When I did figure out what to cut and what not to cut, I figured out not to cut anything out, just cut lines and then strategically connect the cuts I did want to have out. I finally found something that I liked. I cut my trees so that the branches were somewhat sculptural. Instead of cutting out my whole tree, which would show way too much light, I cut the trunk as two slits and the tree branches, but left them connected to the trunk. The end result was surprising in a good way. When putting my lantern around the candle is was so mesmerizing  The way the light flickered within the walls of my lantern was beautiful. I hope to make a lantern again, but next time I will include more intricate cuts. 

Picture of my lantern

Thursday, January 10, 2013

Pop Art at its Finest

     Keith Allen Haring was born May 4, 1958 in Reading, Pennsylvania. He was an artist and social activist whose work responded to the New York City street culture of the 1980s. His expression of concepts such as birth, death, sex, and war became recognized immensely as the visual language of the 20th century.
     Haring grew up in Kultztown with his mother, Joan Haring, and his father, Allen Haring, who was a cartoonist, and his three younger sisters, Kay, Karen, and Kirsten. Haring was interested in art from an early age. From 1976 to 1978 he studied commercial art, which is art created for commercial purposes, at The Ivy School of Professional Art which was located in Pittsburgh. Shortly after he lost interest in commercial art and moved on to study fine art, which is art that is developed primarily for aesthetics or a concept. At 19, he moved to New York City where he was inspired by graffiti art and studies at the School of Visual Arts. 
     Haring achieved his first public attention with chalk drawings in the subways of New York. These pieces were his first recognized pieces of pop art. Around this time, "The Radiant Baby" became his symbol. This symbol carries a strong message about life and unity. In 1980, he organized exhibitions in Club 57, which was nightclub located at 57 St. Mark's Place in the East Village, NYC. It was a hangout and venue for performances, musicians, and visual artists. His first drawings of animals and human faces was his participation in the Times Square Exhibition. During this same year, he photocopied and pasted around the city provocative collages made from cut-up and recombined New York Post headlines. In 1981 he sketched his first chalk drawings on black paper, painted plastic, metal, and objects that he found.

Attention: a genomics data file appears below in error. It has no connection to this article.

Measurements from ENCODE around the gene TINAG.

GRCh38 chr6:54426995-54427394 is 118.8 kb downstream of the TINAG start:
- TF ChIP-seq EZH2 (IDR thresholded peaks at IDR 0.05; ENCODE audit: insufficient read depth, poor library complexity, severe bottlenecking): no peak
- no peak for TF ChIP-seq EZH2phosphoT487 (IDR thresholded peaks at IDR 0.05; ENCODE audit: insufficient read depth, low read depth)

One of his many chalk drawings

"The Radiant Baby"

     Haring created more than 50 publics works between 1982 and 1989 in dozens of cities around the world. His famous "Crack is Wack" mural, created in 1986, has become a landmark on New York's FDR Drive. He got know Andy Warhol, who was the theme of several of Haring's pieces including "Andy Mouse." I found this fact interesting because last year I wrote my artist research post on Andy Warhol. I guess I am into their type of artwork which is quirky and fun. 
   Haring visited Australia and painted murals in Melbourne and Sydney which he was compensated for. He also visited and painted in Rio de Janeiro, the Paris Museum of Modern Art, Minneapolis and Manhattan. This started his international breakthrough. In 1985 he started to paint canvas and in 1986 he painted murals in Amsterdam, Paris, Phoenix and Berlin on the Berlin Wall. Later, he opened a retail store in SoHo called Pop shop, selling merchandise revealing his iconic images. 
   With the arrival of Pop Shop, his work began reflecting more socio-political themes, such as anti-Apartheid, which was system of racial segregation, AIDS awareness, and the crack cocaine epidemic. Haring was openly gay and was a strong supporter of safe sex; however in 1988, he was diagnosed with AIDS. He established the Keith Haring Foundation in 1989, its authority being to provide funding and imagery to AIDS organizations and children's programs and to expand the audience of his work. During the last years of his life Haring created most of his imagery to speak about his illness and generate activism and awareness about AIDS. In June, on the rear wall of the convent of the Church of Sant'Antonio in Pisa, Italy, he painted the last public work of his life, the mural "Tuttomondo" translation: "all-world."
     Keith Haring died February 16, 1990 of AIDS-related complications. As a celebration of his life, Madonna declared the first New York date of her Blond Ambition World Tour, a benefit concert for Haring's memory, and donated all proceeds from her ticket sales to AIDS charities. Additionally, Haring's work was featured in several of Red Hot Organization's, who's motto is "Fighting AIDS Trhough Pop Culture, efforts to raise money for AIDS and AIDS awareness

     Honestly I chose to do this artist based on a picture that was included in my art teacher, Ms. Kiick's slideshow. Now that I have done the research I really admire Keith Haring. I love his way of expressing serious topics by using his fun pop art that makes the work seem less like a lecture. I also realized that I have a magnet of one of Keith's works. I got it from the MoMA a couple of years ago. I saw some of his works there and didn't even realize it was the same Keith Haring I chose to research today! 
     Keith wasn't afraid to let people know how he felt on the issue of AIDS, which was a huge part of his life, this made me like his so much more as a person knowing that art wasn't just a job for him, but a passion.

Here are a couple pictures of Haring's artwork that make me look twice....

     I like the first piece (top) because it represents his feelings about AIDS. He was very brave to stand up for what he believes in. I did see this piece in the MoMA and I wish that i took more time to look at it, I now have an excuse to go back! The second piece (middle) is the one that I have on my refrigerator in magnet form. It's a heartfelt piece of pun intended and the last piece is one that I wish I had in my room. You can tell Haring had fun creating this one. It was used as cover art for the Red Hot + Dance AIDS benefit organized by Red Hot Organization's. Overall, I am fond of the way Haring can make a piece look so simple, but effortless.